GOP looks to limit federal recognition of same-sex marriages
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Rep. Randy WeberRandall (Randy) Keith Weber'I want to cry': House Republicans take emotional trip to the border Roy introduces bill blocking Chinese Communist Party members from buying US land Texas Republicans condemn state Democrats for response to official calling Scott an 'Oreo' MORE (R-Texas) and 27 other Republicans have proposed legislation that would prevent the federal government from recognizing same-sex marriages for couples who live in states that do not permit these unions.

Weber's State Marriage Defense Act, H.R. 3829, is a reaction to last year's Supreme Court decision that struck down the Defense of Marriage Act (DOMA). That law required the federal government to only recognize "marriage" between heterosexual couples.


That ruling has opened the door to federal recognition of same-sex marriages, but Weber said those decisions should be left to the states, which regulate the institution of marriage.

"I drafted the 'State Marriage Defense Act of 2014' to help restore the 10th Amendment, affirm the authority of states to define and regulate marriage, [and] provide clarity to federal agencies seeking to determine who qualifies as a spouse for the purpose of federal law," he said Thursday. "By requiring that the Federal Government defer to the laws of a person's state of legal residence in determining marital status, we can protect states' constitutionally established powers from the arbitrary overreach of unelected bureaucrats."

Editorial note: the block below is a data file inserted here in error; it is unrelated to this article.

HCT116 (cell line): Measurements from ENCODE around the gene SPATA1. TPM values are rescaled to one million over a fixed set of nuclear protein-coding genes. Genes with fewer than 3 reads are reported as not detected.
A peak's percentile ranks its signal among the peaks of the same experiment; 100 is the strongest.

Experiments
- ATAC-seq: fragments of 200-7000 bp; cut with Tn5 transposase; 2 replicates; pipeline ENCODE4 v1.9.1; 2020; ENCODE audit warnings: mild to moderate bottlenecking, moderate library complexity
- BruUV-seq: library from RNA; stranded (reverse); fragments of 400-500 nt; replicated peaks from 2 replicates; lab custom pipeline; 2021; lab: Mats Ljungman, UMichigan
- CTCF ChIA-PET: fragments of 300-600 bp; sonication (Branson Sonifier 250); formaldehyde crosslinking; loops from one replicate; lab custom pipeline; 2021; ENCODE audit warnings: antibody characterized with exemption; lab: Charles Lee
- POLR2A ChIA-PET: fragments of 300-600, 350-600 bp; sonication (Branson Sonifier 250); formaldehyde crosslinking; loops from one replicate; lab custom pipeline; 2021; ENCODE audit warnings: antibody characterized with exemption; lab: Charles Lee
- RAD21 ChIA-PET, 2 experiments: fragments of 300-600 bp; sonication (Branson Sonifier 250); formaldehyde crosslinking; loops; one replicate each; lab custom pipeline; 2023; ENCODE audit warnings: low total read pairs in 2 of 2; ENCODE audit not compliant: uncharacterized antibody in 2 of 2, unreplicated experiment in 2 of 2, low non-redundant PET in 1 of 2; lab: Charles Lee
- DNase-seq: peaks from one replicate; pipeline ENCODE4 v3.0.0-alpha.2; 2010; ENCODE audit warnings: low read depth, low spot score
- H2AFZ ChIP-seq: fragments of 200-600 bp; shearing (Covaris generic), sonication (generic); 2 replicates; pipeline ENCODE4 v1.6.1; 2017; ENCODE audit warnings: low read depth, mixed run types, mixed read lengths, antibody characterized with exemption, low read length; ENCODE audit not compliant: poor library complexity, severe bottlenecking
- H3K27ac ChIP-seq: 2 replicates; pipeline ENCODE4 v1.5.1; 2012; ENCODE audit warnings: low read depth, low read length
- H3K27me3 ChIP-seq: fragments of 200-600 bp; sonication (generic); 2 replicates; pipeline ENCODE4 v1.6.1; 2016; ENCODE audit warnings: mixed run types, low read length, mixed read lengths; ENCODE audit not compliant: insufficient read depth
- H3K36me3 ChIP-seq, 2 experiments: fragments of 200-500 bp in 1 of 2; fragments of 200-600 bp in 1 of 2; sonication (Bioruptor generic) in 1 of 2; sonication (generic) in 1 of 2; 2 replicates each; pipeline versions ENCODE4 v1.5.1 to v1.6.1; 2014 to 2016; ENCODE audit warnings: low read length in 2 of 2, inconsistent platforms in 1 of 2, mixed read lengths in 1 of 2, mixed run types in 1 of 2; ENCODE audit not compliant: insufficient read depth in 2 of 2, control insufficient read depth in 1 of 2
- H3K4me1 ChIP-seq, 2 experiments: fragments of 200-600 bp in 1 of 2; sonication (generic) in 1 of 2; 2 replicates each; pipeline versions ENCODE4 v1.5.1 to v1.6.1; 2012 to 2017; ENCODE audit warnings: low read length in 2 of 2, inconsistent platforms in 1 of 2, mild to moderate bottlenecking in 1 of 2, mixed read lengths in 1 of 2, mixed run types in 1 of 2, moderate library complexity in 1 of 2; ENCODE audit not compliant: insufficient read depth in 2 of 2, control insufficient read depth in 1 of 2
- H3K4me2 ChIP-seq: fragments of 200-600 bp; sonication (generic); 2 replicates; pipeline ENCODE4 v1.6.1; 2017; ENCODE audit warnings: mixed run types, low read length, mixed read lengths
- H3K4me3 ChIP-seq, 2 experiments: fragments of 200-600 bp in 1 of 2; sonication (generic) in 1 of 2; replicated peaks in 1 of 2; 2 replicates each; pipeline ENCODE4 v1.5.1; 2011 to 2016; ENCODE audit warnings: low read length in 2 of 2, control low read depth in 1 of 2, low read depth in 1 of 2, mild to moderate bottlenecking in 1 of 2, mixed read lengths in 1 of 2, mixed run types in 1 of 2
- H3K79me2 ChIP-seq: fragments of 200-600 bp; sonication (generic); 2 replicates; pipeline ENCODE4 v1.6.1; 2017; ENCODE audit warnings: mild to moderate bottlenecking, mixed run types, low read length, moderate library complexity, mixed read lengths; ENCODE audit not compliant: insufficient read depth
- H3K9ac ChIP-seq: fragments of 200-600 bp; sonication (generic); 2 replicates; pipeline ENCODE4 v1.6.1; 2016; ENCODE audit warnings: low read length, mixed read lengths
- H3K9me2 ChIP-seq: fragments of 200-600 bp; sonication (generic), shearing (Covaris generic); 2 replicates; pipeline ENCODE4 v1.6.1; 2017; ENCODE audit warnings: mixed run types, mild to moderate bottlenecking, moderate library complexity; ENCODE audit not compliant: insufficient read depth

The bill is supported by the Family Research Council and other groups that have argued that the federal government is currently recognizing same-sex marriages that take place in states where those marriages are legal, regardless of whether the married couple resides in a state that allows same-sex unions.

"The federal government has begun granting certain federal marriage benefits to same sex couples, even when the couple resides in a state that does not recognize their marriage," the Council said Thursday. "This bill directs the federal government to determine marital status by looking to the law of a person's state of residence."

The legislation is also supported by the National Organization for Marriage, Ethics and Religious Liberty Commission, U.S. Conference on Catholic Bishops, Concerned Women for America, and Heritage Action.